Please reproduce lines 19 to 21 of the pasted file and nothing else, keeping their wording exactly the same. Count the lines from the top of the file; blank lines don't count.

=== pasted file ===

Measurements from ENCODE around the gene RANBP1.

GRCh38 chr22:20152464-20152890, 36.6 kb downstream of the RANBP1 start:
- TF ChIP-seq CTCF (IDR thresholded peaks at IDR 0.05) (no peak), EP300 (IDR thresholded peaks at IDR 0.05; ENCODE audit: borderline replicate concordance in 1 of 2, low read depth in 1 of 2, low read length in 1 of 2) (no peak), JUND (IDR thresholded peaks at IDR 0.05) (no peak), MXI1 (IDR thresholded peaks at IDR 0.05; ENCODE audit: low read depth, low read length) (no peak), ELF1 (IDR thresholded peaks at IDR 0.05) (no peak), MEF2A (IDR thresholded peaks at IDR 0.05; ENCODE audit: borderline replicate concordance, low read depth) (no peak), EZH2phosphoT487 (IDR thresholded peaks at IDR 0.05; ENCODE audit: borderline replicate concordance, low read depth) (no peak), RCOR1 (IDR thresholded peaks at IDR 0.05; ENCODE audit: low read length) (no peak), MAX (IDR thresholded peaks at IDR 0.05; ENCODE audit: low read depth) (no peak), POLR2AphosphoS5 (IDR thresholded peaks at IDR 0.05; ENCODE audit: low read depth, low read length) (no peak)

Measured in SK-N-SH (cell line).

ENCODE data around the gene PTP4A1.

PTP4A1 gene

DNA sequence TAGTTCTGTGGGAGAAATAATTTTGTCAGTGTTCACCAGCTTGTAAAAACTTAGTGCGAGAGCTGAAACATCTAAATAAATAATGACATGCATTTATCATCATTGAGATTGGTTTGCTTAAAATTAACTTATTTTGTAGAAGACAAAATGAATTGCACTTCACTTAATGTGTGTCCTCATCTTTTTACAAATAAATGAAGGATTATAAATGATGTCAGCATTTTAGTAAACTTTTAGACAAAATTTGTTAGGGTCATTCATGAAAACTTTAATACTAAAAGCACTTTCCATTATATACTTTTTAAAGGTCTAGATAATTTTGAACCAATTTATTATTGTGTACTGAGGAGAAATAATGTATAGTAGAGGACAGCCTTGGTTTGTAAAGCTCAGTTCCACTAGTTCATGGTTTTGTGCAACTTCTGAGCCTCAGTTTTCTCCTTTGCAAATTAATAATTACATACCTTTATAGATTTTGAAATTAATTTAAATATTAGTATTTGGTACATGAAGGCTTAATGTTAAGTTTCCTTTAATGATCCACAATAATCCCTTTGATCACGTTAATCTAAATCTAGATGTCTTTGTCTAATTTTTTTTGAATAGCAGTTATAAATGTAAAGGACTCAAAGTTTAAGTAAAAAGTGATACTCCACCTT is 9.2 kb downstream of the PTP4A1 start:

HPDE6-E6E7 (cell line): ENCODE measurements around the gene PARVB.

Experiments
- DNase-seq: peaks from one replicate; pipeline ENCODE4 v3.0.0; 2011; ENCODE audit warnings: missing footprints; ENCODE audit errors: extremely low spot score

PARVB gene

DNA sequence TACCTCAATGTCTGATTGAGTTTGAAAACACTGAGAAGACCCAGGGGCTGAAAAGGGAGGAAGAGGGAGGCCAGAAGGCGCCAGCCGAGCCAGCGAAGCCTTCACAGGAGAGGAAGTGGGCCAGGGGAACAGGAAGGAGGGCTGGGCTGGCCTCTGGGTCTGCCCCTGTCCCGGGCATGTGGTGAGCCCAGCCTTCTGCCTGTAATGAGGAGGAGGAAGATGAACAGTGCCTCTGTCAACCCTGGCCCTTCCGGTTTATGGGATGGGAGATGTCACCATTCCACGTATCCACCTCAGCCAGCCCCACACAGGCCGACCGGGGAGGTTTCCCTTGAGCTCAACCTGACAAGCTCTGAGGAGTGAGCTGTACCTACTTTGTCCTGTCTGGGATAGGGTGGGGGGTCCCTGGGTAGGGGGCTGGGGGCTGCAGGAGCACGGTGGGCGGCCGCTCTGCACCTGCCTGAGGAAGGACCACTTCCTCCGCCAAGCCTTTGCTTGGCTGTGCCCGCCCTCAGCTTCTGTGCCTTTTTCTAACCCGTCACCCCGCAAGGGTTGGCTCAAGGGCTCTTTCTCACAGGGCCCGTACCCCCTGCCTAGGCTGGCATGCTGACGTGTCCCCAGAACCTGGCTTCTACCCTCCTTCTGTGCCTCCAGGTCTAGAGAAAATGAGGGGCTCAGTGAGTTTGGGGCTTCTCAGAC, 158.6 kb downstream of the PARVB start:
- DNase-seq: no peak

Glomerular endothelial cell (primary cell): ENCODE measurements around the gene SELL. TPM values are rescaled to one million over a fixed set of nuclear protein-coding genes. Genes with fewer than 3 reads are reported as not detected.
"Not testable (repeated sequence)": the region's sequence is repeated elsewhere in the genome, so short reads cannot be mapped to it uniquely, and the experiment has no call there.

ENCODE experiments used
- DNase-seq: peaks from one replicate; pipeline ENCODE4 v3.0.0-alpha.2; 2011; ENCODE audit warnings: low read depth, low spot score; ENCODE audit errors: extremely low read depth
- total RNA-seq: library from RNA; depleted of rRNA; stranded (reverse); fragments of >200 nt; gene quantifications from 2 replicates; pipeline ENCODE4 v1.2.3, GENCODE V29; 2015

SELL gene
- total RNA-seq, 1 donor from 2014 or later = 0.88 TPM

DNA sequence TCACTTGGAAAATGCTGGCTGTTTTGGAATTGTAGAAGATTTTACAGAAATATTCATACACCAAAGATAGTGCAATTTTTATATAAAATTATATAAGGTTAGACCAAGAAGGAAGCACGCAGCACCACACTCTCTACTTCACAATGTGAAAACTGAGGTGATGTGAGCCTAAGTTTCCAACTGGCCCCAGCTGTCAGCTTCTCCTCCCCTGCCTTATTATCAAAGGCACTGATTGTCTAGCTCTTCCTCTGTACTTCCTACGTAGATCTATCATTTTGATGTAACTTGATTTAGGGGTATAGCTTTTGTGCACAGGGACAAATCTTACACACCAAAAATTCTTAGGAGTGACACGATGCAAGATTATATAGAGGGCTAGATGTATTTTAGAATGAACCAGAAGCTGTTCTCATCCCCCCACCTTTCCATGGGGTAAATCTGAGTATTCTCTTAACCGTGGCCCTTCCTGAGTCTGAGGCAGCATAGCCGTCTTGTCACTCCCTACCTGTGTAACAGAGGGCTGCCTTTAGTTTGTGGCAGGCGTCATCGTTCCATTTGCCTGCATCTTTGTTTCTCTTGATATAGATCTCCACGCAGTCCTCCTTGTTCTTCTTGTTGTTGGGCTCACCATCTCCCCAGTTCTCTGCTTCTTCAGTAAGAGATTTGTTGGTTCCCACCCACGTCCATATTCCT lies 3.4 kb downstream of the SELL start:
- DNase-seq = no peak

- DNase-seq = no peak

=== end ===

SELL gene
- total RNA-seq, 1 donor from 2014 or later = 0.88 TPM

DNA sequence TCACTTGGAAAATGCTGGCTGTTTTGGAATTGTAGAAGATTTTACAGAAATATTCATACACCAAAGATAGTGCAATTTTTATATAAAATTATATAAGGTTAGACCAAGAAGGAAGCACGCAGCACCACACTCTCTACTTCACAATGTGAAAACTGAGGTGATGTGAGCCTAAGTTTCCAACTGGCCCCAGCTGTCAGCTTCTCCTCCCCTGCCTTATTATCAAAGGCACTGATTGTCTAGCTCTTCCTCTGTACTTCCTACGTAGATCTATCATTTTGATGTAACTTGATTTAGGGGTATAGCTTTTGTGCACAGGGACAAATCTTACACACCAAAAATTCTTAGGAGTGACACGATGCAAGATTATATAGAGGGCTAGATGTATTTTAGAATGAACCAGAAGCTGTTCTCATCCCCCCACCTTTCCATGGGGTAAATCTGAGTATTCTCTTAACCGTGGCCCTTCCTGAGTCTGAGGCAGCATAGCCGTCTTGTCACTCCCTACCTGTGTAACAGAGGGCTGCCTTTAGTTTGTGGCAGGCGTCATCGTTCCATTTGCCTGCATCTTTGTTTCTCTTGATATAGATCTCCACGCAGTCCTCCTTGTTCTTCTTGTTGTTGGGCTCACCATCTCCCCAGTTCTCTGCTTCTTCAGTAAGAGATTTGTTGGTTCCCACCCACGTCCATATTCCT lies 3.4 kb downstream of the SELL start: